(Read more: Davos 'excess'? Not where I'm sitting)
Sheryl Sandberg, author of Lean In and chief operating officer of Facebook, told the conference at a BBC event: "There's a chicken and egg going on. We need better public and corporate policies. We need more women in leadership roles to get those policies."
Of course, Davos is reflective of a broader problem of underrepresentation of women on boards.
"WEF can't manufacture CEOs," Laura Liswood, secretary general of the Council of Women World Leaders, a group of the most powerful women in the world, and a senior advisor to Goldman Sachs, told CNBC.
"Their delegates are reflective of who's on boards."
Liswood argued that women need to stop "ritual mitigation" by being afraid to make their opinions clear—but that their bosses also need to stop thinking that women who put themselves forward are pushy.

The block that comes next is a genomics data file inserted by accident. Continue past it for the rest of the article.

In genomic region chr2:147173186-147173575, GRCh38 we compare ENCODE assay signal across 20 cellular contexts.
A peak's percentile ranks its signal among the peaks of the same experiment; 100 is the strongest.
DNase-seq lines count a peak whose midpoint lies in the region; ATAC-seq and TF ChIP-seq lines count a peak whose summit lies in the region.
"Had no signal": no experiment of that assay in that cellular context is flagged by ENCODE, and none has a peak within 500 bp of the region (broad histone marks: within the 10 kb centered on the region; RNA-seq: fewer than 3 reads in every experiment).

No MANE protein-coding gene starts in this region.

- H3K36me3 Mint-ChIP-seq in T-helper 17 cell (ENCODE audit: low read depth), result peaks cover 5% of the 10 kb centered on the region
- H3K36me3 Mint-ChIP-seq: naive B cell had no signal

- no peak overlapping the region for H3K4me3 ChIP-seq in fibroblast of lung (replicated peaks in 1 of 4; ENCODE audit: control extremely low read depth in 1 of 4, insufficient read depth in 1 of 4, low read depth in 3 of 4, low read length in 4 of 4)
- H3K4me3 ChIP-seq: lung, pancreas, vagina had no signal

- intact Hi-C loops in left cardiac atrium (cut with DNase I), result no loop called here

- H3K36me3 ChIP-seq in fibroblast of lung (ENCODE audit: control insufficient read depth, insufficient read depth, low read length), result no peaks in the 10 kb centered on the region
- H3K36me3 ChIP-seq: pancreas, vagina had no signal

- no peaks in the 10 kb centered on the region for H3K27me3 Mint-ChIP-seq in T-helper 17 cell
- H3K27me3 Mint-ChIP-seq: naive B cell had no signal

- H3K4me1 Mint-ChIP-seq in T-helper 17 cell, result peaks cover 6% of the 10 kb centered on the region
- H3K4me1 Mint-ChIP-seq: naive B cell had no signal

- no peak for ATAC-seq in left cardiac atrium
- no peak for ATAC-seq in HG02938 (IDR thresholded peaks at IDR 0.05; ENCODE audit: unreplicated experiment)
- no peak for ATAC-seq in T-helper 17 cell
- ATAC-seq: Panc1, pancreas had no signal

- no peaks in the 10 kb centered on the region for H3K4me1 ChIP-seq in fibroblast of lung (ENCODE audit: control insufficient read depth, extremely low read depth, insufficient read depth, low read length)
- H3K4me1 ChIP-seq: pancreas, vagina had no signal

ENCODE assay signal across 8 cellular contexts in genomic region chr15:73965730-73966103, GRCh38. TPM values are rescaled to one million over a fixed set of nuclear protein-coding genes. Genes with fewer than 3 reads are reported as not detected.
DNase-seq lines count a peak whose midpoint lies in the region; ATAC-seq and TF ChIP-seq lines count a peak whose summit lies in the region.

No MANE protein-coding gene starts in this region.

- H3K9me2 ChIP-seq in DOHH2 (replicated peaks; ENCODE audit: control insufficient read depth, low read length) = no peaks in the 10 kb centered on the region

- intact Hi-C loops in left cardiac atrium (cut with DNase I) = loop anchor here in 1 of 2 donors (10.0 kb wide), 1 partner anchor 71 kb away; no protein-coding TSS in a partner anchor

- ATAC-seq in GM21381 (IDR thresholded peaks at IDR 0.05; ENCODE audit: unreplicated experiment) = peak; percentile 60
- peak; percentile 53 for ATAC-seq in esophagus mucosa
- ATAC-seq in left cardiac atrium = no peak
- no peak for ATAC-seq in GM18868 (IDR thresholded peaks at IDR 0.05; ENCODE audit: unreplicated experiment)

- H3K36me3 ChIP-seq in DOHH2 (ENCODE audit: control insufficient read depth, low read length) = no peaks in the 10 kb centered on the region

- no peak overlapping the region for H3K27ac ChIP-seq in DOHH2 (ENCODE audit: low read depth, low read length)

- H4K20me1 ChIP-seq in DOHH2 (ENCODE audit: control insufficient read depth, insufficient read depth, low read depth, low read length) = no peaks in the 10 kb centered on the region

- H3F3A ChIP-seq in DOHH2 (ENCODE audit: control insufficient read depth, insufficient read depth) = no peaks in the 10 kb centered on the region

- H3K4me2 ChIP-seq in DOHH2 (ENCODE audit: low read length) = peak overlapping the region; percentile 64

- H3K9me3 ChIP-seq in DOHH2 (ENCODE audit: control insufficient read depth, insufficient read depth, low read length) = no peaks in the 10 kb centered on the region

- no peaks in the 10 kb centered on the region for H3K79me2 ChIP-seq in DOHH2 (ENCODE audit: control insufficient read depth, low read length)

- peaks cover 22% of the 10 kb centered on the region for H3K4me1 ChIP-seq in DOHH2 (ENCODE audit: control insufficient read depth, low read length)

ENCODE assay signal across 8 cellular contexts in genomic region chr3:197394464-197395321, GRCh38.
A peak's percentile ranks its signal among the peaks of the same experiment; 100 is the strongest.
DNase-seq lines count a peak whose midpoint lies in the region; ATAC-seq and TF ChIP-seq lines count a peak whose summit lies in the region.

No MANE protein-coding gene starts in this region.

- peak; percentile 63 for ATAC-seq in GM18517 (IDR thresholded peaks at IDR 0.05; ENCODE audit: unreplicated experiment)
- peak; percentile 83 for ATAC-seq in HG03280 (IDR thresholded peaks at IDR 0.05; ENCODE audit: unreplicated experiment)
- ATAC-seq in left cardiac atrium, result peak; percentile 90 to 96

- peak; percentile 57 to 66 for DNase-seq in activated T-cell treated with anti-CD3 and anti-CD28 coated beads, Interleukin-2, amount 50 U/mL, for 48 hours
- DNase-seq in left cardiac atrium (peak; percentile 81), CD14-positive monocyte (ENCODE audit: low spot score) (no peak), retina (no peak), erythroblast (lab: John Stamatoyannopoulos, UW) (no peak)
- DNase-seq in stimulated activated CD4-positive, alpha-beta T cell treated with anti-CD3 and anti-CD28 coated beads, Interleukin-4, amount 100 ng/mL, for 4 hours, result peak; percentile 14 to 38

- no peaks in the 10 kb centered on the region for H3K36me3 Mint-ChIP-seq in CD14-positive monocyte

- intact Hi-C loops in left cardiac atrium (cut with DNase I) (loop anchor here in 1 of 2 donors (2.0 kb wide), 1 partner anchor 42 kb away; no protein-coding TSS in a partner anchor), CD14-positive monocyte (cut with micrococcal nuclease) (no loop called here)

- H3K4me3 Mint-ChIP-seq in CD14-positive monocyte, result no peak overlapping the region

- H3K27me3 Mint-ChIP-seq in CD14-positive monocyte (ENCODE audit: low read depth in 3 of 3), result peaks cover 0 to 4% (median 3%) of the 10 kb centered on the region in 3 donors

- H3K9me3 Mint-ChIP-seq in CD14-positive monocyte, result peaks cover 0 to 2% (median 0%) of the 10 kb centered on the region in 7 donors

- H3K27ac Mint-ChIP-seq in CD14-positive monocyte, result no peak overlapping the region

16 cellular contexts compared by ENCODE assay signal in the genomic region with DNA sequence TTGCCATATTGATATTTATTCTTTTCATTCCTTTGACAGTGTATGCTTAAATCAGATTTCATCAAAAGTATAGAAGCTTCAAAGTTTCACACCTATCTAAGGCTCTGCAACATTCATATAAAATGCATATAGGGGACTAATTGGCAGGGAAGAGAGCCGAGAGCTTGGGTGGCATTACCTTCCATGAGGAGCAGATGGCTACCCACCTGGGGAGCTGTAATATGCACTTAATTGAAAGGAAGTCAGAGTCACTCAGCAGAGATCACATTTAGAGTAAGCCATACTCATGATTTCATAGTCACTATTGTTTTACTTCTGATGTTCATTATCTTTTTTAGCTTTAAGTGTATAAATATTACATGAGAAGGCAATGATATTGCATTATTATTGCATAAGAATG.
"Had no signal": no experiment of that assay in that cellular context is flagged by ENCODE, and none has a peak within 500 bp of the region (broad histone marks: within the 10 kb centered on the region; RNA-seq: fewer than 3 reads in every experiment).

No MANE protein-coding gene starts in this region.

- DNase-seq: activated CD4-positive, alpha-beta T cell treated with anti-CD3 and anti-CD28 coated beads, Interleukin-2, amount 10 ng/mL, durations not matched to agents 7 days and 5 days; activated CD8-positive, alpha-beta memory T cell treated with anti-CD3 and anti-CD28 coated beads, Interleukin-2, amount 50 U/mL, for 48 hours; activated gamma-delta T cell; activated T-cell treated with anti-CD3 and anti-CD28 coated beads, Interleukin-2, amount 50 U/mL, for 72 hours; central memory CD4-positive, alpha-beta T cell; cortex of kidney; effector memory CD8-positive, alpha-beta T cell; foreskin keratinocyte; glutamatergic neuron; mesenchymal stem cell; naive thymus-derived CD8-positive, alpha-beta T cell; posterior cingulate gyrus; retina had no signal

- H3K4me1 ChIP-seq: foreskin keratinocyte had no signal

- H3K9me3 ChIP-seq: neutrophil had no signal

It is also important that women stop "subsidising" their male partners' ambitions—and that the social policies are in place to enable them to do so, she said.
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Much of the debate was focused on women in the developed world, who are often in much stronger positions than those in emerging markets.
"Women around the world are key in raising their families out of poverty," Phumzile Mlambo-Ngcuka, former deputy President of South Africa, pointed out.
In the corporate world, part of the problem is that "leadership is associated with masculine expectations," according to Sandberg.
"People have archetypes of what leaders look like," Liswood said.
One controversial potential solution for this is boardroom quotas for female representation, often viewed as a blunt instrument for dealing with the problem.